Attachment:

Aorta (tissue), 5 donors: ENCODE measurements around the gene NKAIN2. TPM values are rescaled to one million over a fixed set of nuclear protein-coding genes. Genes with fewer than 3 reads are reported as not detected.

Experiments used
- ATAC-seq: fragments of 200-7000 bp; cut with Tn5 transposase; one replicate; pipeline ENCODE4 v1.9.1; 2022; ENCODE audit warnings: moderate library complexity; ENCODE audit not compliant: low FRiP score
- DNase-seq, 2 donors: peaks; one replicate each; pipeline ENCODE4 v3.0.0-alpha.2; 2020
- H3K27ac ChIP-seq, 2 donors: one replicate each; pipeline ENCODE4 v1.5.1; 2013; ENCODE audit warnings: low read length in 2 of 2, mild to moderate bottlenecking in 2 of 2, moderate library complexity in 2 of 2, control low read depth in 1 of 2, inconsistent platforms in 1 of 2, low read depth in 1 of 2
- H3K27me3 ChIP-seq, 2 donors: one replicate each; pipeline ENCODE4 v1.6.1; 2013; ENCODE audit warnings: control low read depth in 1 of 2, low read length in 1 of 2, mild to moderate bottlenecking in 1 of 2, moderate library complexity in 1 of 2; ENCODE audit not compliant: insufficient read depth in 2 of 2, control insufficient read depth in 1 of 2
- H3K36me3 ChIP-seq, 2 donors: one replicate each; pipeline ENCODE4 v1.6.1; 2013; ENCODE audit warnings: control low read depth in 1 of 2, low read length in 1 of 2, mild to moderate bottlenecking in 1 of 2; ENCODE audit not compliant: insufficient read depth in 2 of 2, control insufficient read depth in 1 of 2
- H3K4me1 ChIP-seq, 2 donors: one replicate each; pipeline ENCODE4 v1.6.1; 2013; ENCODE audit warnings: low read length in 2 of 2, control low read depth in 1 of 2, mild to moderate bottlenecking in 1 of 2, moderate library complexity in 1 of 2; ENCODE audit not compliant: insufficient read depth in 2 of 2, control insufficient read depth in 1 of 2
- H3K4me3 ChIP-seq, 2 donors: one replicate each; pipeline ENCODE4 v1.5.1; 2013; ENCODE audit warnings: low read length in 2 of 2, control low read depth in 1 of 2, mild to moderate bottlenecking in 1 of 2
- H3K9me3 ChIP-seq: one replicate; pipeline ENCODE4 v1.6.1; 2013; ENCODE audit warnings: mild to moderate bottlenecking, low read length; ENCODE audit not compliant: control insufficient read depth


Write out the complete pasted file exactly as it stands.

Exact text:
Aorta (tissue), 5 donors: ENCODE measurements around the gene NKAIN2. TPM values are rescaled to one million over a fixed set of nuclear protein-coding genes. Genes with fewer than 3 reads are reported as not detected.

Experiments used
- ATAC-seq: fragments of 200-7000 bp; cut with Tn5 transposase; one replicate; pipeline ENCODE4 v1.9.1; 2022; ENCODE audit warnings: moderate library complexity; ENCODE audit not compliant: low FRiP score
- DNase-seq, 2 donors: peaks; one replicate each; pipeline ENCODE4 v3.0.0-alpha.2; 2020
- H3K27ac ChIP-seq, 2 donors: one replicate each; pipeline ENCODE4 v1.5.1; 2013; ENCODE audit warnings: low read length in 2 of 2, mild to moderate bottlenecking in 2 of 2, moderate library complexity in 2 of 2, control low read depth in 1 of 2, inconsistent platforms in 1 of 2, low read depth in 1 of 2
- H3K27me3 ChIP-seq, 2 donors: one replicate each; pipeline ENCODE4 v1.6.1; 2013; ENCODE audit warnings: control low read depth in 1 of 2, low read length in 1 of 2, mild to moderate bottlenecking in 1 of 2, moderate library complexity in 1 of 2; ENCODE audit not compliant: insufficient read depth in 2 of 2, control insufficient read depth in 1 of 2
- H3K36me3 ChIP-seq, 2 donors: one replicate each; pipeline ENCODE4 v1.6.1; 2013; ENCODE audit warnings: control low read depth in 1 of 2, low read length in 1 of 2, mild to moderate bottlenecking in 1 of 2; ENCODE audit not compliant: insufficient read depth in 2 of 2, control insufficient read depth in 1 of 2
- H3K4me1 ChIP-seq, 2 donors: one replicate each; pipeline ENCODE4 v1.6.1; 2013; ENCODE audit warnings: low read length in 2 of 2, control low read depth in 1 of 2, mild to moderate bottlenecking in 1 of 2, moderate library complexity in 1 of 2; ENCODE audit not compliant: insufficient read depth in 2 of 2, control insufficient read depth in 1 of 2
- H3K4me3 ChIP-seq, 2 donors: one replicate each; pipeline ENCODE4 v1.5.1; 2013; ENCODE audit warnings: low read length in 2 of 2, control low read depth in 1 of 2, mild to moderate bottlenecking in 1 of 2
- H3K9me3 ChIP-seq: one replicate; pipeline ENCODE4 v1.6.1; 2013; ENCODE audit warnings: mild to moderate bottlenecking, low read length; ENCODE audit not compliant: control insufficient read depth